On "Beatdown" Jack Encarnacao and myself were joined by MMA trainer Greg Jackson. Greg was in the corner of Jon Jones Saturday night in Newark, New Jersey when "Bones" defeated Mauricio Rua to capture the UFC light-heavyweight title. Jackson is also the trainer of former 205 pound champ Rashad Evans. Jackson comments on Jones performance, the strategy involved in the Rua fight, and the subject of teammates fighting one another.

    Check out the show and our archives by clicking here.

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  • Kimbo’s 1-2 Punch By: Jake Rossen



    Terry Goodlad/Sherdog.com


    As of Saturday, Kimbo Slice, the world’s first -- and hopefully only -- YouTube-groomed fighter, made his final exit from the Octagon gates of the UFC. He looked mediocre in three fights, outpointing only Houston Alexander in a bout that didn’t inspire confidence. If there was any debate that training at American Top Team and taking things seriously would show us something new, losing to a 1-0 Matt Mitrione would be the end of it.

    Except it isn’t. Fighting is as much about audience investment as results, which is why you will always find a fight involving your father or brother far more compelling than one involving Rich Franklin. "Tank" Abbott, a fighter with better wrestling than Slice but atrocious conditioning, commanded six-figure paydays well into his two-figure losses. He promised a fight. In an era where an undisputed champion like Anderson Silva can’t make the same guarantee, this is a valuable trait.

    Slice is employable. The only question is what he gets hired to do.

    Strikeforce’s Scott Coker told Sherdog Radio that he was lukewarm to the idea of bringing in Slice, likely for reasons relating to his pay scale -- which you’d think would be reduced after poor performances -- and an unspoken but assumed concern that Coker’s promotion would be home for the UFC’s discards. While that’s hardly good for their reputation, neither is middling ratings.

    Audiences are already aware Slice is not a contender, so having that point re-addressed with a failed UFC bid is not a crippling affliction. Slice fighting Herschel Walker or even (God help me even as I type this) Jose Canseco would not cause the earth to open up and brimstone to consume us. Fighting is about entertainment. Strikeforce is already operating at a deficit of most top contenders, so why pretend otherwise? Sign him. Give him nothing fights that mean something for the 15 minutes they’re contested. Ship him to Japan and let Kazushi Sakuraba try to ankle-pick him.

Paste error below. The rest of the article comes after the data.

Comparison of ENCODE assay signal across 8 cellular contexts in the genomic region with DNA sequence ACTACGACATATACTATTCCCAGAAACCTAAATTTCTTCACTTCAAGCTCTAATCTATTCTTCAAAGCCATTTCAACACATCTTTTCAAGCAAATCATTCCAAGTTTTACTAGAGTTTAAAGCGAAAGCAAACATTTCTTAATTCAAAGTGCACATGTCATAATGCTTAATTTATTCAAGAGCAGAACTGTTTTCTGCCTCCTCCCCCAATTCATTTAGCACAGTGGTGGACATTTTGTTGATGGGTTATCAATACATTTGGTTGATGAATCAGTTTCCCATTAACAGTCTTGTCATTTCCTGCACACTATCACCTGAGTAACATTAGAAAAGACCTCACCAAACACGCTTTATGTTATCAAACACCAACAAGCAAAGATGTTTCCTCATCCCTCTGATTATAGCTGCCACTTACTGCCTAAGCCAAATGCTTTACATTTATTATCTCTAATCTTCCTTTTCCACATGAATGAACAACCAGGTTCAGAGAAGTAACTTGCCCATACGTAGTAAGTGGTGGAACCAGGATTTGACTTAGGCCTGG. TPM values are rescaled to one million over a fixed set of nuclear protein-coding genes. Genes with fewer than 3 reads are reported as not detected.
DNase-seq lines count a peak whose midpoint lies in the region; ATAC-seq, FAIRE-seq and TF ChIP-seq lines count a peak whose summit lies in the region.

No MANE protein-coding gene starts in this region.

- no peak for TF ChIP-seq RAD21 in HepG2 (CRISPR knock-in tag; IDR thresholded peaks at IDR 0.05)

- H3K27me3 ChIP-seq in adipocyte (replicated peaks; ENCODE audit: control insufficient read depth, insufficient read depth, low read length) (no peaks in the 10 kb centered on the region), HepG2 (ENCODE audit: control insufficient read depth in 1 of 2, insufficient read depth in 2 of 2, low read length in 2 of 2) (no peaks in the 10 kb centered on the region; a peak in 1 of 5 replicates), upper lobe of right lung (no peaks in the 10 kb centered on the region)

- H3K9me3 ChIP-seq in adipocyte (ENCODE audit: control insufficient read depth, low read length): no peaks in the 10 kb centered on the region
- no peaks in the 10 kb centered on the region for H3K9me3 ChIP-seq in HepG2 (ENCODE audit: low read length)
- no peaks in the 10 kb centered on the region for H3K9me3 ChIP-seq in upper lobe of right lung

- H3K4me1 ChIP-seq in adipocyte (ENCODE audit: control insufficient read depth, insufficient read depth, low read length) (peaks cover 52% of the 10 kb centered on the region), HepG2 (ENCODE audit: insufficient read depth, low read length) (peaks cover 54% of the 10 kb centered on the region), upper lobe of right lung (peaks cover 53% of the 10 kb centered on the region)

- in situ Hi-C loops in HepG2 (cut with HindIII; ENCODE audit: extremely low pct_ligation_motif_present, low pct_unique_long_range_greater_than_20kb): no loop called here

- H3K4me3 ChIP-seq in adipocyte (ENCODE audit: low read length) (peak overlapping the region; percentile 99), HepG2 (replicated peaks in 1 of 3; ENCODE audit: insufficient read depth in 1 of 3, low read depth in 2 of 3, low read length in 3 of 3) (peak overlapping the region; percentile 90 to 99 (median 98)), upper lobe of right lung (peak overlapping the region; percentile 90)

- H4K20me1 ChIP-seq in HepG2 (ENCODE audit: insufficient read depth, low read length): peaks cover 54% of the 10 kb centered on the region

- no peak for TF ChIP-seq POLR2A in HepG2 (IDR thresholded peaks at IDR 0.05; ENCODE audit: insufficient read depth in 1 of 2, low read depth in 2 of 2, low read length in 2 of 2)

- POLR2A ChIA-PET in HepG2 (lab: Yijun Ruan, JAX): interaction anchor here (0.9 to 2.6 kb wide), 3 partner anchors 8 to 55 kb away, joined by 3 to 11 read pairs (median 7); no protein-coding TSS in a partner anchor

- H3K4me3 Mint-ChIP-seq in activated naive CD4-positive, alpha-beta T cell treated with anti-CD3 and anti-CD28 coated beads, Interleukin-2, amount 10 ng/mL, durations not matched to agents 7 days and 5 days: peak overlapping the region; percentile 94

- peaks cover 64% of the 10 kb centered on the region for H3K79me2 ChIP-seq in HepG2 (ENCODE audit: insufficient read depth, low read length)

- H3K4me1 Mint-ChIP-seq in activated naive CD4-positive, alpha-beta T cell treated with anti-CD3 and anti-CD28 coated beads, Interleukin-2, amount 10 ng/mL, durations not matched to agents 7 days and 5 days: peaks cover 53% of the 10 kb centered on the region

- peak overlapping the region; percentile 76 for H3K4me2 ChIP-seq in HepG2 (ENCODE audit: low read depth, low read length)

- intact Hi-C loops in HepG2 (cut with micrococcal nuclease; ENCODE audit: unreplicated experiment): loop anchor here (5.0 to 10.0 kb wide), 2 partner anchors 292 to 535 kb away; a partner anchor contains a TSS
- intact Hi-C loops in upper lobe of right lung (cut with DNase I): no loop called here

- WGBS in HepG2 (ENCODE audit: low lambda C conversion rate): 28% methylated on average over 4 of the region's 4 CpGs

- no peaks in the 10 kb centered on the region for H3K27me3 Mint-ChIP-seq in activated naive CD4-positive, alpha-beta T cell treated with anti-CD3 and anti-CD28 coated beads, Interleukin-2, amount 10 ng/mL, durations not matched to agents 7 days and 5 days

These are just fights for a fight’s sake. When did that become such a politically incorrect thing to do?

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  • UFC 113 Post-Mortem: Rua’s Return, Daley Unforgiven, and More By: Jake Rossen



    Dave Mandel/Sherdog.com


    This is what makes fighters a different breed than the rest: seven weeks after being sedated and cut open for an appendectomy, Mauricio “Shogun” Rua went back into the gym and prepared for a fight that was already the most important of his life. Instead of making excuses, he delivered the first knockout loss of Lyoto Machida’s career, earned a UFC light heavyweight championship, and eradicated the memory of poor performances. It’s a pretty good example of the patient making a successful recovery.

    Even though he had all his organs, Machida has nothing to be ashamed of: he canned good fighters in Rashad Evans, Tito Ortiz, and Thiago Silva, and could very well beat anyone else in the division. (Nobody’s kickboxing is more dangerous than Rua’s.) He also holds the distinction of being the only man in the past three years to defend the 205 lb. title at least once. The fact that it’s changed hands five times since 2007 is a strong case for that belt being the most heavily disputed in the sport.

    But his future is unclear. Part of Machida’s appeal was the mysticism he brought into the Octagon -- the puzzle of being a traditionalist in a sea of biker-gang tough guys. Now that Rua has proved pressure is a potential solution, Machida can no longer be sold as an anomaly. Flaws in his system have been exposed. If people tolerated his disciplined approach because they were curious to see him figured out, that appeal is gone. It is up to him whether the return of his family’s karate will be as compelling an attraction as its emergence. Fortunately, most classic martial arts stories revolve around revenge.